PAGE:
Thanksgiving is approaching…and with it, holiday meals, events, family and friends getting together, sharing food, traditions…
I love to cook! And I love using local, sustainably produced, and organic products as much as possible. During the holidays all my loves (herbs, cooking, local) come together along with family and friends in a large melding of delicious, healthy, food and drinks.
One of the items I have been working on for years is my Turkey recipe for Thanksgiving. One year we bought free range turkeys from a local sustainable farm, used a wet brine, then baked them in oven bags. They turned out amazing but the mess of the wet brine didn’t appeal to me. I tried Martha Stewart’s Spatchcocking method and loved it: amazing taste, great results, only the turkey doesn’t look amazing in the pictures or on the table (it is cut into pieces). Then, last year, my husband smoked a turkey in our smoker:
Yum! It took a long time to smoke and we were not sure how long it would take so we smoked it the day before Thanksgiving and had reheated and cold smoked turkey the day of the feast.
I decided to create an herbal dry brine
I have spent over a month trying out different herbs, brine recipes, and researching what other amazing cooks like to use and how their Turkey’s turned out as well as experimenting with pasture raised chickens.
The results are in! Dry Brining is a great, easy, and fun way to get an amazing tasting turkey (or chicken) every time.
The science behind the Dry Brine: The addition of salt alone will allow proteins to bind more readily to water during the cooking process, so in the simplified sense that brines improve texture, flavor and moisture retention, a salt heavy dry rub can be thought of as a “dry brine.”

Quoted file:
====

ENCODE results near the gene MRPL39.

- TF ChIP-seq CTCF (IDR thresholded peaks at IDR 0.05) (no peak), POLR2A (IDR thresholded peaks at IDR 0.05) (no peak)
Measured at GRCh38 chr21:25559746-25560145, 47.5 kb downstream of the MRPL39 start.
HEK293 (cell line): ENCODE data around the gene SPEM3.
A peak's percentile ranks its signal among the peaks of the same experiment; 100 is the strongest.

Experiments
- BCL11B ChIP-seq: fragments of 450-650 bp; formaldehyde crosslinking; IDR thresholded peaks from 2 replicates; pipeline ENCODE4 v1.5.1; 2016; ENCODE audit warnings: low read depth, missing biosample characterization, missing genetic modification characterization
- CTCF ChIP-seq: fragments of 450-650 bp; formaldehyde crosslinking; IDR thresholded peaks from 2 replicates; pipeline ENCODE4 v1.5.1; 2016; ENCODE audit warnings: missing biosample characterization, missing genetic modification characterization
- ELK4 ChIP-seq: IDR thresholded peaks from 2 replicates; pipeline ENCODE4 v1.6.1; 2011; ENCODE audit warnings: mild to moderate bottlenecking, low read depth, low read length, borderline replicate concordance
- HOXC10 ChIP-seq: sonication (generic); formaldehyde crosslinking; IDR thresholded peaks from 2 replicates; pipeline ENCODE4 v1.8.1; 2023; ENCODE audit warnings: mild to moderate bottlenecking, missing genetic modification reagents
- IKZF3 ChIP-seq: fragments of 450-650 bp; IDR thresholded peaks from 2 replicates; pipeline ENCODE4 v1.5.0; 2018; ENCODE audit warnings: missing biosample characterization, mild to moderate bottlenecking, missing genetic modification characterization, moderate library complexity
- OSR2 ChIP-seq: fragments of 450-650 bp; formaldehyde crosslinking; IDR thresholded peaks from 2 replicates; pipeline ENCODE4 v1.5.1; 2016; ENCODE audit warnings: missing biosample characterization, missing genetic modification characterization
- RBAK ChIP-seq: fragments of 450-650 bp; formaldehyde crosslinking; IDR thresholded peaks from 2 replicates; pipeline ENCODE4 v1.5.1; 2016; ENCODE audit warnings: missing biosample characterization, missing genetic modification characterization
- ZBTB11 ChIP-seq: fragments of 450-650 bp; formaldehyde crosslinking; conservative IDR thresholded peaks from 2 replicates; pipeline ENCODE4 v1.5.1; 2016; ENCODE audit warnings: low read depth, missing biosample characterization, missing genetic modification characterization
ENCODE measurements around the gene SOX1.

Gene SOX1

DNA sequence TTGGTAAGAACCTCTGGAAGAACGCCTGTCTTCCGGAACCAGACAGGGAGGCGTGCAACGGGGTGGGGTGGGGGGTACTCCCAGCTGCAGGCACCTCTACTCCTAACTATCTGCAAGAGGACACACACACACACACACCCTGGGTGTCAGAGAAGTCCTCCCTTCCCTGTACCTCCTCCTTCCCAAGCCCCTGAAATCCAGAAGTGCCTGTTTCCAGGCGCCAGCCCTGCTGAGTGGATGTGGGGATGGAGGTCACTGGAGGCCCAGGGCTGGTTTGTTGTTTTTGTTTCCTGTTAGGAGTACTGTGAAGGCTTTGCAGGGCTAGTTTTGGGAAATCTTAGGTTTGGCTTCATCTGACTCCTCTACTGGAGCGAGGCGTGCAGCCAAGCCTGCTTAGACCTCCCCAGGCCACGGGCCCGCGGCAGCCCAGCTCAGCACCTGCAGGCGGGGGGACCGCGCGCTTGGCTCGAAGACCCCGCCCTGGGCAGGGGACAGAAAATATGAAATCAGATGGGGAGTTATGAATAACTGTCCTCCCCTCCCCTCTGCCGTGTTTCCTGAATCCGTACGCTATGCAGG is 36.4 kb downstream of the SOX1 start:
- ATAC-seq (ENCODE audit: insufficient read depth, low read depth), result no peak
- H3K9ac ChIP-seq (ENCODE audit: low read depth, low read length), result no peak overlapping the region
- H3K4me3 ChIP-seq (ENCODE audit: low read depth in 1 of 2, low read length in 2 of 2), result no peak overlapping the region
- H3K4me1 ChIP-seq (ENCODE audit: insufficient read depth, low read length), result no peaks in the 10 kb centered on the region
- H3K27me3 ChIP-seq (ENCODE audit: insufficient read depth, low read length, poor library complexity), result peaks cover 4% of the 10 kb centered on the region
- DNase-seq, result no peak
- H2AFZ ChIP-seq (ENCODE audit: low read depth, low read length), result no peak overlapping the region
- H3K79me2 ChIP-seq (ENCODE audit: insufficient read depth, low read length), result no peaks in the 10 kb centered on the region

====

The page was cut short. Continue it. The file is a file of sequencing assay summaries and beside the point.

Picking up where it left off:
When making a dry brine, salt is usually mixed with other dry seasonings such as herbs and spices and rubbed onto the surface of the protein. A good starting point for the amount of salt to use is around 1% based on the protein’s weight.
The salt rub is left on for a given period of time, (anywhere from 4-48 hours), and then cooked as is, usually without being rinsed. Although this method doesn’t introduce excess water to be absorbed, the salting does allow the protein to bind moisture more tightly, yielding a moister finished product, assuming of course that the protein is cooked properly.
To understand what’s really happening, you have to look at the structure of turkey muscles. Muscles are made up of long, bundled fibers, each one housed in a tough protein sheath. As the turkey heats, the proteins that make up this sheath will contract. Just like a squeezing a tube of toothpaste, this causes juices to be forced out of the bird. Heat them to much above 150°F or so, and you end up with dry, stringy meat.
Salt helps mitigate this shrinkage by dissolving some of the muscle proteins (mainly myosin). The muscle fibers loosen up, allowing them to absorb more moisture, and more importantly, they don’t contract as much when they cook, making sure that more of that moisture stays in-place as the turkey cooks.
How to Dry Brine a chicken or turkey: